Trevor Griffiths

Writer, Teacher, Editor
A stage and screen writer with an unabashed socialist ideology, Trevor Griffiths is best known as co-writer of "Reds", the 1981 feature film based on the lives of John Reed and Louise Bryant directed by Warren Beatty ... Read more »
Born: 04/04/1935 in Manchester, England, GB

Filmography

Writer (4)

Fatherland 1988 (Movie)

(Screenplay)

The Last Place on Earth 1985 - 1986 (TV Show)

Writer

Country 1980 (Movie)

(Screenplay)

The Cherry Orchard (TV Show)

Writer

Biography

A stage and screen writer with an unabashed socialist ideology, Trevor Griffiths is best known as co-writer of "Reds", the 1981 feature film based on the lives of John Reed and Louise Bryant directed by Warren Beatty. Griffiths actually sparred with Beatty on the final draft, when Beatty decided that the story should focus on the romance of Reed and Bryant as much as on Reed's American in Soviet Russia angle. Despite their differences, the pair shared an Oscar nomination for Best Original Screenplay.

From a working-class background, Griffiths taught, lectured and edited the NORTHERN VOICE magazine before joining the BBC in 1965 as an education officer. While there, he began writing radio plays, including his first, "The Big House" (1969). That same year, Griffiths had his first play, the politically-themed "The Wages of Thin", produced and thereafter concentrated on working in the theater. His breakthrough stage vehicle was "Comedians" (1975), which featured Jonathan Pryce. After "Comedians" played Broadway in 1976, Beatty asked him to collaborate on the screenplay for "Reds". Despite that film's acclaim, it was five years before Griffiths scripted another film. He wrote "Fatherland/Singing the Blues in Red", a political film directed by Kenneth Loach centering on an East German folk singer who is deported to the West.

While Griffiths film work has been limited, his TV work, particularly in the 70s, has been more extensive. He worked on the 1971 series "Adam Smith," based on the book about a minister searching for the meaning of life. He wrote the 1976 series, "Bill Brand", a Thames TV production about the problems in the life of a left-wing member of Parliament. Griffiths also adapted D H Lawrence's "Sons and Lovers" as a miniseries in 1981, the same year he adapted Chekhov's "The Cherry Orchard" for the BBC. His 1985 series, "The Last Place on Earth", offered a six-part dramatic look at the Scott vs. Amundsen race for the discovery of the South Pole.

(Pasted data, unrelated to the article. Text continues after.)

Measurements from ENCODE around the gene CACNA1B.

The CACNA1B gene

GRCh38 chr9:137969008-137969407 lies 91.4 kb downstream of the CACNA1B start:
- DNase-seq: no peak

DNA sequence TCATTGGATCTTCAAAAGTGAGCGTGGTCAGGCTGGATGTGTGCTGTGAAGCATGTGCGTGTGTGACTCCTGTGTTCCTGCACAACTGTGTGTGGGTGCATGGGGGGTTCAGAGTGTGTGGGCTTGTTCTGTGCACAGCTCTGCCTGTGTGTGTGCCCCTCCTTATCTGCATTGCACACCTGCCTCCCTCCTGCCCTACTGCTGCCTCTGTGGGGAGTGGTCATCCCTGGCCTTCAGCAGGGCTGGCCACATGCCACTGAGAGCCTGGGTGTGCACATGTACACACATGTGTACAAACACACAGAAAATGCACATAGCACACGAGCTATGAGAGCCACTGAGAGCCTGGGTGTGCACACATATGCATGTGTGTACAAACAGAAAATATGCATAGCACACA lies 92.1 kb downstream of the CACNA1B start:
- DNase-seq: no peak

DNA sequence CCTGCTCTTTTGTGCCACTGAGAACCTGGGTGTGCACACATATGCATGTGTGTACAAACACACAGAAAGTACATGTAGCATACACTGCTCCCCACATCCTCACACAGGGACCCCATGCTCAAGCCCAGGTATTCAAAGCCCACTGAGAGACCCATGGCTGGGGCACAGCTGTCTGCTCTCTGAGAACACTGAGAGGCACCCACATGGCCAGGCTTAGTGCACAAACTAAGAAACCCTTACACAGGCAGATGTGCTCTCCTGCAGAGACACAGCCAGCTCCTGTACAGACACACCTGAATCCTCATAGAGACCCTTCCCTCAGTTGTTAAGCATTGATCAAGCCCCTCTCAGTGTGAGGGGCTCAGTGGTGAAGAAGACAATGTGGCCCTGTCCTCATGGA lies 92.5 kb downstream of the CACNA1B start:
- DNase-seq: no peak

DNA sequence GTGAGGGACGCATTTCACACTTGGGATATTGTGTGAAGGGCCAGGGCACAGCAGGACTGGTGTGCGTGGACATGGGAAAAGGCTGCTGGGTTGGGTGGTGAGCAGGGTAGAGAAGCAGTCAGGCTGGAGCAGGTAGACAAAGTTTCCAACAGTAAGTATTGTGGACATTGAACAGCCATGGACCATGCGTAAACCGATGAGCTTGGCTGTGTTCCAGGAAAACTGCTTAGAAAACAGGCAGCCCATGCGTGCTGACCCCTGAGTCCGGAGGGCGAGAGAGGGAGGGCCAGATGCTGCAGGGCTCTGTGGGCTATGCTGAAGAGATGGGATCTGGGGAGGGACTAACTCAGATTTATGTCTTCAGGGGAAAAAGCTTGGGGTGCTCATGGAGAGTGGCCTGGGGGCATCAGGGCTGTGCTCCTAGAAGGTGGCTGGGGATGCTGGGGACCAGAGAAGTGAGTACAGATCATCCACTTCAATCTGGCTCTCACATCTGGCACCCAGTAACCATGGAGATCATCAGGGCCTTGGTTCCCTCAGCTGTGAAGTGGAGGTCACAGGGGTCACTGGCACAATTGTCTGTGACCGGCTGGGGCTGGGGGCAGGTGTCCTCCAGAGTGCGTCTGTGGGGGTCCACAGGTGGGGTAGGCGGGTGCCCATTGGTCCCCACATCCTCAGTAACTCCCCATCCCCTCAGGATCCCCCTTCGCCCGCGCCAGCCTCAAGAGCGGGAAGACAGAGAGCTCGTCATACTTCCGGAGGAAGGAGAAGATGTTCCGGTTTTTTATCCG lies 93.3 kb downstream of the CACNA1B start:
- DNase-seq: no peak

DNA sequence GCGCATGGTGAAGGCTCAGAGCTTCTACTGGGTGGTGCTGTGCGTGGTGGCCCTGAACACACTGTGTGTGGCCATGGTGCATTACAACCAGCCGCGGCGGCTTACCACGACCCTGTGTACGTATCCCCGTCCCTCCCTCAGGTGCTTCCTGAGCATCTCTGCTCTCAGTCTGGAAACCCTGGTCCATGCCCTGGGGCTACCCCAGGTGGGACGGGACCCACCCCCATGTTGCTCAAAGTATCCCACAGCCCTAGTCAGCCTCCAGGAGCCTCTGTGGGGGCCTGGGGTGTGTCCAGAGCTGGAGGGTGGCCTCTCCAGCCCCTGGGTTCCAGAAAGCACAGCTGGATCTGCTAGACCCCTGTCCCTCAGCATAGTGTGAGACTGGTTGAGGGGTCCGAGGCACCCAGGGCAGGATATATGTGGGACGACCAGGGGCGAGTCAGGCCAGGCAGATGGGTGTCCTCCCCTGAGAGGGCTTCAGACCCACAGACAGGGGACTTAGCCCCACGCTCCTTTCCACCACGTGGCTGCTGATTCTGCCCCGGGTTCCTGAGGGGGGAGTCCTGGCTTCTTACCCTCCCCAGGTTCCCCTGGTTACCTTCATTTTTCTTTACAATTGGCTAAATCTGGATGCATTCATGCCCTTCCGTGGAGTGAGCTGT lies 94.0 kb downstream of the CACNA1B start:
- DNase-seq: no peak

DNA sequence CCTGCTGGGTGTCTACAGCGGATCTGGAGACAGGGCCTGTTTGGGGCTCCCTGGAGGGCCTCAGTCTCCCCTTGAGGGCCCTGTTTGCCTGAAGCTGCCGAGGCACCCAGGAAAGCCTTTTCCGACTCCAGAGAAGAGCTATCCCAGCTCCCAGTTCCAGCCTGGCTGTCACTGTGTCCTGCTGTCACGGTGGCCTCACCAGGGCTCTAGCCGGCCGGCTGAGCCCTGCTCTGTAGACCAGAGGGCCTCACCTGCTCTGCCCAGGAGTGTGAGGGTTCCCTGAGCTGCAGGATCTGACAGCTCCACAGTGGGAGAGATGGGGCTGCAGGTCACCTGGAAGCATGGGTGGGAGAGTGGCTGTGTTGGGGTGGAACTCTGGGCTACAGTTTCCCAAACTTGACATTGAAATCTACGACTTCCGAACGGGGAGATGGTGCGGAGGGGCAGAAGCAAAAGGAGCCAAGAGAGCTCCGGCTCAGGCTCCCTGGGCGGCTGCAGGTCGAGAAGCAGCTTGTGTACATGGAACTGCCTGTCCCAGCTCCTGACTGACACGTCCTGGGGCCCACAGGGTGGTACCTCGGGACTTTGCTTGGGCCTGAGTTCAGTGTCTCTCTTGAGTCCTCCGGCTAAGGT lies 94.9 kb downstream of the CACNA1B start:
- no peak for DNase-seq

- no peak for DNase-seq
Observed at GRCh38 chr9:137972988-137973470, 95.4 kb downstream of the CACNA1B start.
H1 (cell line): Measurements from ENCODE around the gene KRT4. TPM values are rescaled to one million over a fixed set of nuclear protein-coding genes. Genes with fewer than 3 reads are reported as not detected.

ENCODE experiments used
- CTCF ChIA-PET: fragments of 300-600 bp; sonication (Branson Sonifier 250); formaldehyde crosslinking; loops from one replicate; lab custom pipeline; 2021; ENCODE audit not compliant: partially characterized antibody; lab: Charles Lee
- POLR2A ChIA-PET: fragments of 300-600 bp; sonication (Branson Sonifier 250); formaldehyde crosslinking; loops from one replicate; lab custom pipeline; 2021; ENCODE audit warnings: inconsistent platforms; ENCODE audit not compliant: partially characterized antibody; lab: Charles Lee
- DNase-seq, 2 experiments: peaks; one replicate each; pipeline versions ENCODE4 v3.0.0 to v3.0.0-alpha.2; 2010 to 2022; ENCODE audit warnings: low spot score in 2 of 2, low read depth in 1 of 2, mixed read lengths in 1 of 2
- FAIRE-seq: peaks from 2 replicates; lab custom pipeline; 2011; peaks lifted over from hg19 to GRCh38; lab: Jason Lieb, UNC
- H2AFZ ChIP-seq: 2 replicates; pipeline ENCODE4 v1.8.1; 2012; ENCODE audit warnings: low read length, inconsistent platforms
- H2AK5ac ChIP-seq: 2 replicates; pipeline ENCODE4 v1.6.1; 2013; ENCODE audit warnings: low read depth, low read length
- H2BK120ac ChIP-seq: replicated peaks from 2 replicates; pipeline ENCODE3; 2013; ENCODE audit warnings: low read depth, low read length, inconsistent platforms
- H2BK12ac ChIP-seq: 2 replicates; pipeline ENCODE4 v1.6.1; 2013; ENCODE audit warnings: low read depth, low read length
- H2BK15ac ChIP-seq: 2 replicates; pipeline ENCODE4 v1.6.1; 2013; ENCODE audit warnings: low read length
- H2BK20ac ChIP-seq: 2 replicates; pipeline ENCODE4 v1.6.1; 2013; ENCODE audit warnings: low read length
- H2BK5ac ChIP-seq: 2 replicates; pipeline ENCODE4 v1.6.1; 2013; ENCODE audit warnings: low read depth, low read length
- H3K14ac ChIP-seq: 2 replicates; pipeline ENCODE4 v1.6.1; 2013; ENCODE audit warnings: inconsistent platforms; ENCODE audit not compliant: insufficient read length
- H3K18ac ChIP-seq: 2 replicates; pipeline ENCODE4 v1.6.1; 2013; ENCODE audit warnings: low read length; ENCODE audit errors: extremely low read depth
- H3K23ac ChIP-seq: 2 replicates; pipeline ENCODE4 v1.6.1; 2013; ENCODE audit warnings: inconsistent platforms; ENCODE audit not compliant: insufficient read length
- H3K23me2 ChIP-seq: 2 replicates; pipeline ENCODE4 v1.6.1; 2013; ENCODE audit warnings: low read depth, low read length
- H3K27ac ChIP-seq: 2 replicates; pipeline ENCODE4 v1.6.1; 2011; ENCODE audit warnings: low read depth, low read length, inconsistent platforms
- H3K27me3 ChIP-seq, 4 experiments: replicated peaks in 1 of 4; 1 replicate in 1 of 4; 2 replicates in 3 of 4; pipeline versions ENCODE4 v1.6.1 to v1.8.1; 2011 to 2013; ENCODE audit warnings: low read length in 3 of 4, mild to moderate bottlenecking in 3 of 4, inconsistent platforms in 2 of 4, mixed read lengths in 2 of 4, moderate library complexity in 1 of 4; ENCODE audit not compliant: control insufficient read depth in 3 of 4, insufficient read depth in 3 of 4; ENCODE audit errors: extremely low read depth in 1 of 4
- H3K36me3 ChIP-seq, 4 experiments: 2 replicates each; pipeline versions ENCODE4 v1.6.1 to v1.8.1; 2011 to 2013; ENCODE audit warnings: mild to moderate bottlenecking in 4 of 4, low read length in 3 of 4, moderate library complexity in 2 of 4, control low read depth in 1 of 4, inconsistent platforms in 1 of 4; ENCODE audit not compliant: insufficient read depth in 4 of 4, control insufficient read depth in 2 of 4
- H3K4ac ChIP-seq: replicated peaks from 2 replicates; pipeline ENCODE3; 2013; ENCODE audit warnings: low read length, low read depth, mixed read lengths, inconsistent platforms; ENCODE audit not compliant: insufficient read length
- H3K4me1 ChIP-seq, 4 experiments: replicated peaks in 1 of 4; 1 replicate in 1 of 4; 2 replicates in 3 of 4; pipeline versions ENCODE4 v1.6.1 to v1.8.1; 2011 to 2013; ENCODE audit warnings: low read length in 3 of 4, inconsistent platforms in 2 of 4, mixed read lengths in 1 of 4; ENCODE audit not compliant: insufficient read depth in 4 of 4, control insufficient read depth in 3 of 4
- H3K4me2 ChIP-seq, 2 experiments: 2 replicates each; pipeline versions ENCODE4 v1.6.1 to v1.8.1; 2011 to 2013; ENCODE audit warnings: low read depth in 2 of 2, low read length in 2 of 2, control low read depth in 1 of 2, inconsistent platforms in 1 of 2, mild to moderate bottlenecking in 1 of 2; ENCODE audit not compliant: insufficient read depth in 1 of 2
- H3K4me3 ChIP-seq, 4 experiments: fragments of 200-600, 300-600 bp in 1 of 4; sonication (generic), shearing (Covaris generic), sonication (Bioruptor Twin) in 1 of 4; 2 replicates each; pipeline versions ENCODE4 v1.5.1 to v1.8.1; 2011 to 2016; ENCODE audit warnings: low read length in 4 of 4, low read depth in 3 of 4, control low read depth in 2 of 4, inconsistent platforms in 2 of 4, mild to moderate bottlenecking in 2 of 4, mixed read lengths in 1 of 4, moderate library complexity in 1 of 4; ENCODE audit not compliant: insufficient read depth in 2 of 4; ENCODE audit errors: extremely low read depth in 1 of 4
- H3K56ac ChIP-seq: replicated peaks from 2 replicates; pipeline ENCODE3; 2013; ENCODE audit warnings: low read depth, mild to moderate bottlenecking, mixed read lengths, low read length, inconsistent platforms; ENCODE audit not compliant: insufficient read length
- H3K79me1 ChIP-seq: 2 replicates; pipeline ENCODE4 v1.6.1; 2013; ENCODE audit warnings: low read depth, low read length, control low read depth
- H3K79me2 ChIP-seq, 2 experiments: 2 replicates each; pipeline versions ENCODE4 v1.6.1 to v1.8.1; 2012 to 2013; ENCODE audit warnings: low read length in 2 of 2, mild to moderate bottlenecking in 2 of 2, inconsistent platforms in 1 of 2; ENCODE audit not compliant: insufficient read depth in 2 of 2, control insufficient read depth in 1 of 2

Relationships

Ernest Griffiths

Father

Ann Griffiths

Mother

Janice Stansfield

Wife
married in 1960 until her death in 1977

EDUCATION

Manchester University

Manchester 1955

Milestones

1986

Scripted "Fatherland", directed by Kenneth Loach

1985

Wrote TV series "The Last Place on Earth"

1981

Adapted D H Lawrence's novel "Sons and Lovers" as a BBC miniseries

1981

"Reds", with script co-written and directed by Warren Beatty, released; earned Oscar nomination

1976

Wrote TV series "Bill Brand" for Thames

1976

Began writing the screenplay for "Reds" with Warren Beatty

1976

Broadway debut, "Comedians"

1975

Breakthrough stage play, "Comedians"; transferred to Broadway in 1976

1968

Had first play, "The Wages of Thin", produced

1968

Wrote first radio play, "The Big House"

1955

Served in British army

Worked as teacher

Was education officer for the BBC

Bonus Trivia

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Griffiths has been involved in writing a biopic of Maude Gonne since 1995.

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